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In Vietnam, Men Parade but Women Rule at a Festival Called Kate


on 2019/10/2 12:39:05 ( 574 reads )

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PHAN RANG, VIETNAM, September 30, 2019 (Reuters): Thousands of Vietnam's ethnic Cham people met under rainy late September skies for their annual "Kate" festival that, according to the multi-faith community's calendar, marks the end of one harvest season and the beginning of another. The Cham are descendents of a powerful ancient kingdom that once spanned large parts of central and southern Vietnam a millennium ago. They are a traditionally matriarchal society, which worships a female Goddess and expects the youngest daughter to inherit family assets. A rich history of trading and movement across Asia have made the Cham a uniquely multi-faith group, divided into predominantly Hindu and Muslim branches, all of whom come together to celebrate "Kate".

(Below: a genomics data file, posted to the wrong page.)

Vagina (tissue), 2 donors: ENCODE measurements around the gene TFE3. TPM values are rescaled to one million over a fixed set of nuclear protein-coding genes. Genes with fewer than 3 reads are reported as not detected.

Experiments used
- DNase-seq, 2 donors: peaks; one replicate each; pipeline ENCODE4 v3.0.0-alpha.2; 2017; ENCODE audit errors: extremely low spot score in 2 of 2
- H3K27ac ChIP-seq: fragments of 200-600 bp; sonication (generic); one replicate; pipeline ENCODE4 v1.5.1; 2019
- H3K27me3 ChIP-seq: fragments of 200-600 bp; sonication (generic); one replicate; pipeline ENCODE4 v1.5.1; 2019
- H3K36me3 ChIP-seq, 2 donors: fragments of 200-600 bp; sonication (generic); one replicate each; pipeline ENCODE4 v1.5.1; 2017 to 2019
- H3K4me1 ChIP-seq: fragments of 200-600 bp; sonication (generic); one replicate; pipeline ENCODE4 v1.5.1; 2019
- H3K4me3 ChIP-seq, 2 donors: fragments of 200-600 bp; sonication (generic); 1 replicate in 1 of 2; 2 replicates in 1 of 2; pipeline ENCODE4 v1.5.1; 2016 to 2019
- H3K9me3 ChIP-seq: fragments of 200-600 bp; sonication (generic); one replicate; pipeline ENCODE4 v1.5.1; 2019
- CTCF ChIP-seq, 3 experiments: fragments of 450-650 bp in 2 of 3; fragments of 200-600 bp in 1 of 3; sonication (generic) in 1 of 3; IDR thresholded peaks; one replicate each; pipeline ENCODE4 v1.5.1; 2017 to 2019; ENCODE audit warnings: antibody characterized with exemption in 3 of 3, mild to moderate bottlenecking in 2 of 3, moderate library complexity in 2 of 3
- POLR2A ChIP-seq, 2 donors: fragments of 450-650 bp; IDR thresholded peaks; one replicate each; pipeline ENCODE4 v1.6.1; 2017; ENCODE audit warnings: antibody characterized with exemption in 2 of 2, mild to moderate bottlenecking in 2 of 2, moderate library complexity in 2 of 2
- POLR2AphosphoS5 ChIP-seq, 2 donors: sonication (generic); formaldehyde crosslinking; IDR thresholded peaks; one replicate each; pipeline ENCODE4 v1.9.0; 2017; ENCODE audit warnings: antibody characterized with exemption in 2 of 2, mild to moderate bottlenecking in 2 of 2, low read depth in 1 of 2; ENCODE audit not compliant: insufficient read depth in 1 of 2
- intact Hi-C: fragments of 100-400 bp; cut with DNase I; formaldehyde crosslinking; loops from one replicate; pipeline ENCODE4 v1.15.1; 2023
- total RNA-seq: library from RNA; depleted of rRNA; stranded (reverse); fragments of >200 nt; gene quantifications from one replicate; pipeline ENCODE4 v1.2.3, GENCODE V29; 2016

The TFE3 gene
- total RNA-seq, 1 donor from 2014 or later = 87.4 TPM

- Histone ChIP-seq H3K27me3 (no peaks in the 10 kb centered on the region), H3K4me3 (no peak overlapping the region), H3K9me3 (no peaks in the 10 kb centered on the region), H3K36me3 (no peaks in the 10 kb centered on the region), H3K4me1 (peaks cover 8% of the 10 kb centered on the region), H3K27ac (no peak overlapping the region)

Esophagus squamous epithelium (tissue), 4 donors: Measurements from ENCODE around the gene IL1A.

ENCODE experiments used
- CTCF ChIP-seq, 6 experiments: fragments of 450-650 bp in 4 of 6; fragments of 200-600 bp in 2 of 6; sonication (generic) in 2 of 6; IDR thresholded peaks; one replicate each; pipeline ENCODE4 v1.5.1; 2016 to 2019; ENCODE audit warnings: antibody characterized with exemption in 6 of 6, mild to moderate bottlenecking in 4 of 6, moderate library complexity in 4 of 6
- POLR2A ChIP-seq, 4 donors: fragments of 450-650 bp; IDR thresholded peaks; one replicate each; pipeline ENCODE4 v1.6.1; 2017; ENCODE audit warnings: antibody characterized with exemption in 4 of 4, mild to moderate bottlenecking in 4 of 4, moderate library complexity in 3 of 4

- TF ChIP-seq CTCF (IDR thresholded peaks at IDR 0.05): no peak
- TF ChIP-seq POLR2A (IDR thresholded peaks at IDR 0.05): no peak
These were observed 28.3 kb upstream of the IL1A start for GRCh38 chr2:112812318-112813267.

At the Po Klong Garai temple in the southern town of Phan Rang - a Vietnamese rendering of Panduranga, the Cham Kingdom's ancient capital - dozens of men in bright red and white traditional costume paraded with a sacred garment. The holy dress, which is kept in the nearby commune of Phuoc Ha, is brought to the crumbling, clay-brick 13th Century temple, within which lies a statue of the Hindu God Shiva. Behind a small door, the deity is dressed in the sacred Cham garments by religious leaders, who perform traditional rites and blessings.

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